June is National Indigenous History Month

By Michael Freeman

June, In Canada, is celebrated as National Indigenous History Month. Indigenous Peoples have lived and thrived in the territory that is now known as North America for millennia. Oh, people may argue with the exact timeline but oral history and traditional knowledge are all that We, the Original Peoples, need as substantiation.

National Indigenous History Month is a time for remembering, a time for learning, a time for celebrating, a time for healing, a time for growth, a time of unification, a time of reconciliation, a time of hope and a time for like-minded peoples to come together to be stronger in unity.

Indigenous Peoples within Canada (defined as Aboriginal, Metis, Inuit) have had a diverse history and a unique experience coast to coast to coast, interrupted, complicated and forever altered by the arrival of explorers and immigration to this land. The struggle to coexist has been the foundation of a fluid relationship fluctuating from confrontational, at the worst of times, to one of pride and celebration, at the best of times.

Through your own search and study, explore the rich history of Indigenous Peoples. Be sure to research a good mix of historical documents, treaty documents, policy and documents of reconciliation. There are many current Indigenous authors and a wealth of their works to keep you connected, reading and learning for many weeks and months to come. Do not fall into the trap of reading only the history tomes written by non-Indigenous authors and filtered through their non-Indigenous lenses.

Due to the current pandemic affecting every aspect of society, many of the gatherings, celebrations and ceremonies planned in honour and recognition of the rich and storied history of Indigenous Peoples have been postponed or cancelled. Look to the virtual experience as you explore the many web portals available.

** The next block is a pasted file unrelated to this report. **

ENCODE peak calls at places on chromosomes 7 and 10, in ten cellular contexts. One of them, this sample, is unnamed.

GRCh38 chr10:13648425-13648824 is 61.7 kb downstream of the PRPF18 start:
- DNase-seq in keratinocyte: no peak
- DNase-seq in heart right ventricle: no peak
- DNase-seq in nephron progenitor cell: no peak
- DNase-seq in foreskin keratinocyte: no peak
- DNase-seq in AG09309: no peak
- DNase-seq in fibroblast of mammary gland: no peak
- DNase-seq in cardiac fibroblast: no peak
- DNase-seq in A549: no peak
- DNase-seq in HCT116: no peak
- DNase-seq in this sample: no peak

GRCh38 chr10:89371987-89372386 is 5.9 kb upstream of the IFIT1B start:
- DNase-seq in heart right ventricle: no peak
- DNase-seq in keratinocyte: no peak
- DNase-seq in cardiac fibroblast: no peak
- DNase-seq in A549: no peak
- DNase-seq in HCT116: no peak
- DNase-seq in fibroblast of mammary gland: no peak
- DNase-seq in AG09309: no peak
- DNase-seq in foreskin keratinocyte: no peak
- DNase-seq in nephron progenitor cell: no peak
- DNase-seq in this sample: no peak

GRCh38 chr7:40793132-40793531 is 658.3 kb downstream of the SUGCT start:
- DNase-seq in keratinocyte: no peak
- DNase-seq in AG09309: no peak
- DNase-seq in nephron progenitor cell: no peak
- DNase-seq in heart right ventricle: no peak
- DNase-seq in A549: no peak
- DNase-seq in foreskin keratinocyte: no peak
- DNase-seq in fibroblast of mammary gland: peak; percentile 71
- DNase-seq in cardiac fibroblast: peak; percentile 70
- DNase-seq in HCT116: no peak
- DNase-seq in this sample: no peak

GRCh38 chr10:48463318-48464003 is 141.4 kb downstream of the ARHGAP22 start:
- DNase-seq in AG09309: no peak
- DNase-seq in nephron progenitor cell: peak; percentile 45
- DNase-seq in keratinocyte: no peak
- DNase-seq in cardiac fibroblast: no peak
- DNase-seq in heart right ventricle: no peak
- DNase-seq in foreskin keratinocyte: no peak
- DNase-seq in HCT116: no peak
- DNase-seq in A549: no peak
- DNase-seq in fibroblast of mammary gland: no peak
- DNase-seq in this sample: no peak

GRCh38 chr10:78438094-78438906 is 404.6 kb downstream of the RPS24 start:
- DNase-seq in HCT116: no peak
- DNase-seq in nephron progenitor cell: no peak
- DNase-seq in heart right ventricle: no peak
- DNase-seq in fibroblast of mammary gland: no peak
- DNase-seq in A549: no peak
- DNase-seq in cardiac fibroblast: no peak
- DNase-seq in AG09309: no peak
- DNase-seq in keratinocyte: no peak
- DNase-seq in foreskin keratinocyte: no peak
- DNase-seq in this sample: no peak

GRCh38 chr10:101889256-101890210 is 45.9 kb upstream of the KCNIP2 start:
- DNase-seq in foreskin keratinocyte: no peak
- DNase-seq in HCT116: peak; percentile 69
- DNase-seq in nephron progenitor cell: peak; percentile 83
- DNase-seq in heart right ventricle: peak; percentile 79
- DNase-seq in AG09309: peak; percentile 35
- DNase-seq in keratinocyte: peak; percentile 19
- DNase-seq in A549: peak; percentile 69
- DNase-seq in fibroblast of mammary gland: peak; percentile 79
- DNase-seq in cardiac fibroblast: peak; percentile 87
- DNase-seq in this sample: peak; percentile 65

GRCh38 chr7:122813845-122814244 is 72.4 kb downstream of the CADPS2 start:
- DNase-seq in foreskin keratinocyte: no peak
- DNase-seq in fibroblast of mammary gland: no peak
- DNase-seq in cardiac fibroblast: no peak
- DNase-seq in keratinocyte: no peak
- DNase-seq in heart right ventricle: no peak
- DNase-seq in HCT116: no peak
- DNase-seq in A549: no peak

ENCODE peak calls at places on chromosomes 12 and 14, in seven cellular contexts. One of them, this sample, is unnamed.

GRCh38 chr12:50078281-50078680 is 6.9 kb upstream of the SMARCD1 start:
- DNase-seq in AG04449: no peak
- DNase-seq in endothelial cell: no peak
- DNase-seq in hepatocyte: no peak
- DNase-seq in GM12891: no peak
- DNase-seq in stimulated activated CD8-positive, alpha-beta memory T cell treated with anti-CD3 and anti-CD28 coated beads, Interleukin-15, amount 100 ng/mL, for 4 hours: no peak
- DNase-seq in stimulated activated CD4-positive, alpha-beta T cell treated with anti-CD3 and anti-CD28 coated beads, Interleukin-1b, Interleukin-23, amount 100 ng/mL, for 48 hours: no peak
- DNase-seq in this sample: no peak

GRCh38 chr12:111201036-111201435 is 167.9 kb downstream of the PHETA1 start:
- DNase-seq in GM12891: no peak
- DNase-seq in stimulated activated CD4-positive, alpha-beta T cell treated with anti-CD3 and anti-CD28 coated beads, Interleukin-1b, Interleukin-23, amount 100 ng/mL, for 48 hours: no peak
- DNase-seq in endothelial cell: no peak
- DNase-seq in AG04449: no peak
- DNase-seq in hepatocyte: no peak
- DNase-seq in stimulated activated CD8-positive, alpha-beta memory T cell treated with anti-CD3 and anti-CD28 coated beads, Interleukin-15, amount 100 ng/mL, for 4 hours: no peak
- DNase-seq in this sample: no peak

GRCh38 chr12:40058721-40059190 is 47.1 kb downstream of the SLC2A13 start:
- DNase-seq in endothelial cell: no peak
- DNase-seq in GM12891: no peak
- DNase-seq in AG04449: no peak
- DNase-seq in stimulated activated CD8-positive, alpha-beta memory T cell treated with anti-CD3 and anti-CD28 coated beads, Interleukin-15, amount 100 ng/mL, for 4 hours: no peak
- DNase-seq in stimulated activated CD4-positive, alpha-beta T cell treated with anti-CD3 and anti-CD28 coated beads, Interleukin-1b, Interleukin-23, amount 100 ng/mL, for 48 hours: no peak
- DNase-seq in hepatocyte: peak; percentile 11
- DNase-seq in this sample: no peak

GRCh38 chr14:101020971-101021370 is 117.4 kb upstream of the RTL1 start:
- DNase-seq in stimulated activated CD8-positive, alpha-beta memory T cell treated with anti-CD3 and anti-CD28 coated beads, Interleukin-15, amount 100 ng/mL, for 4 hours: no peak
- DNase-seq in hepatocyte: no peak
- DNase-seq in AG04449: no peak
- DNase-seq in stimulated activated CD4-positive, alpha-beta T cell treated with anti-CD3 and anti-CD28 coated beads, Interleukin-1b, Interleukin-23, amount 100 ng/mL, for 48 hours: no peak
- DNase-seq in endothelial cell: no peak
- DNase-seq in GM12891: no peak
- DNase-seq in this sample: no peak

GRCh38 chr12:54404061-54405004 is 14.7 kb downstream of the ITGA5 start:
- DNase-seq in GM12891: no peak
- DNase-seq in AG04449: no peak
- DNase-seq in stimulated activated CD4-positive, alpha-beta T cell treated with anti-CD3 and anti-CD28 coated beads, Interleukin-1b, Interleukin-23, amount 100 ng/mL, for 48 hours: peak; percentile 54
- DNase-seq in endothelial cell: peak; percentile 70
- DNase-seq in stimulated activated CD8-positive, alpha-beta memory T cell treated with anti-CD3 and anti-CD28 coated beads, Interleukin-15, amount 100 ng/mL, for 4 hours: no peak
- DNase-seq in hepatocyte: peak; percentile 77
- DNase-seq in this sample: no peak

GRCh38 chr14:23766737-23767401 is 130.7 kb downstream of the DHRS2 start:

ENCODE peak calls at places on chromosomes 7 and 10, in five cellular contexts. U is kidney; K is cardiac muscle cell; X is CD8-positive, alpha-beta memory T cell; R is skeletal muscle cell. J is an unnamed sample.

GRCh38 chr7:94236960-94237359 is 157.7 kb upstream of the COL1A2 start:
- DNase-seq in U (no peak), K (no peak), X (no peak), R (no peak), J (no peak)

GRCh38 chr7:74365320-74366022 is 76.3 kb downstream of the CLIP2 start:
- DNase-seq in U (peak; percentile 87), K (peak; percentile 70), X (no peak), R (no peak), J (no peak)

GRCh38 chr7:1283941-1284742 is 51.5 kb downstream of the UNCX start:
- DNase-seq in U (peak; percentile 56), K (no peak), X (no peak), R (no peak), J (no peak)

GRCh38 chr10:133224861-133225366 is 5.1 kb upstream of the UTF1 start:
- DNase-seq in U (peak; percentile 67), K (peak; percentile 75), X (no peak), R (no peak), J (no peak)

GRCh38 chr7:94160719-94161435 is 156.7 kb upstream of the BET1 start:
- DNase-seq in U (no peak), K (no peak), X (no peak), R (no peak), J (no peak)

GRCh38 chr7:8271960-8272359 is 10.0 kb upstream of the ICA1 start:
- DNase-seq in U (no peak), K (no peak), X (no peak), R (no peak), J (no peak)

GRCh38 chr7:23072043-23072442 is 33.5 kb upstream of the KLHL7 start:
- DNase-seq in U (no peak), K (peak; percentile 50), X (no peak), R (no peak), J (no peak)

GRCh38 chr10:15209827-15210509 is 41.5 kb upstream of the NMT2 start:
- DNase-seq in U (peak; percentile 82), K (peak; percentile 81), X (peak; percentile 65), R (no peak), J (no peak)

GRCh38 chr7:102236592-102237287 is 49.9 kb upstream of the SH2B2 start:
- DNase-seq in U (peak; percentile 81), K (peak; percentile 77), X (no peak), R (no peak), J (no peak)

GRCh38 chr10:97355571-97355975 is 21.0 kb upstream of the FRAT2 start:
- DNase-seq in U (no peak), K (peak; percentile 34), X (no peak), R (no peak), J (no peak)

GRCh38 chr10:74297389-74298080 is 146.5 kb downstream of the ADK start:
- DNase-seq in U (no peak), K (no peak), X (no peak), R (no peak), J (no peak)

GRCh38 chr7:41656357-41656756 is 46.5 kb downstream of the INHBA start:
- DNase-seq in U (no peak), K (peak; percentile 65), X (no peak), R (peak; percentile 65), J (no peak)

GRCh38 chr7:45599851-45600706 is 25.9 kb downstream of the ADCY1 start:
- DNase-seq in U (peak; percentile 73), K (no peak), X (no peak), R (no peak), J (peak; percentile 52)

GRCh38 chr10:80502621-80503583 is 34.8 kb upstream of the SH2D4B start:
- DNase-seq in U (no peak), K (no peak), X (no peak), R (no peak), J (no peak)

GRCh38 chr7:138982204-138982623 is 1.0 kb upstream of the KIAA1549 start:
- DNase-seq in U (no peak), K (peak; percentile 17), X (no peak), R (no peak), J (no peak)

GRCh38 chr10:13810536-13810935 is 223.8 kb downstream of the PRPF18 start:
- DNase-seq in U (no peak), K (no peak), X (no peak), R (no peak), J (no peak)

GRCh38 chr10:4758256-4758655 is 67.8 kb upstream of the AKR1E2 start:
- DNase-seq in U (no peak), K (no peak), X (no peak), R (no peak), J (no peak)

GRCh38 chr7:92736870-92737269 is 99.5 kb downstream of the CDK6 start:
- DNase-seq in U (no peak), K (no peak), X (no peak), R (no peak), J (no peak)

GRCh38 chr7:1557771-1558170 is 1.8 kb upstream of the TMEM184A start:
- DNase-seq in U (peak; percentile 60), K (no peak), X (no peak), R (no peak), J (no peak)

It is time to loose the bondage of the undercurrent of racism, in this country, against Indigenous Peoples. Become part of the solution, if you are not already, by committing to understanding the true relationship between Indigenous and non-Indigenous Peoples and actively working to improve it. Dig deeper than the spectacular layers of pageantry and the ignorant layers of the stereotypical.

Be curious. Be teachable. Be willing to learn. Be open to new ideas. But above all, enjoy the experience.

Michael Freeman is the UNE’s National Equity Representative for Persons with Disabilities, member of the EB Bargaining Team, President of UNE Local 00128, and a teacher and policy writer for ISC on the Six Nations Reservation in Ontario.



Discrimination in the federal public service; one member’s story.

A Union of National Employees member shares a personal experience of discrimination as a member of the LGBT community and its lasting impact.


In light of the Prime Minister of Canada’s apology on November 28th regarding the federal government’s discriminatory practices toward the LGBT community, I wish to share my own personal experience with you and encourage other federal government employees to get on board with the class action.

At the end of the 70s, I applied to a competition open to university graduates at Foreign Affairs for foreign assignments. During the ensuing RCMP security investigations, I declared, in good faith, that I was homosexual.  Following the investigation, they refused to add me to the list of candidates for a position in the department. Through the Access to Information Office, I put in a request to have access to the investigation report. The entire report was essentially positive, but certain portions were struck out.  I then communicated with people who had been contacted during the investigation only to realize that the struck-out information was linked to confirmation of my sexual orientation. I called upon the Human Rights Commission and it rendered a positive decision against this discriminatory situation. Thereafter, the Department of Foreign Affairs accepted to put me on the list of candidates, but a few months later the list was eliminated. I never got the chance to work there.

On the strength of my master’s degree in International Relations, I resolved to work with various community organizations — the only positions available to me at the time. It wasn’t until 2000, at the age of 45, that I finally attempted once again to enter the federal public service. I then obtained a position at Human Resources and Social Development Canada. Six years later, in 2006, I got the opportunity to transfer to the Canadian International Development Agency and, thereafter, to Global Affairs Canada during the amalgamation of the two departments.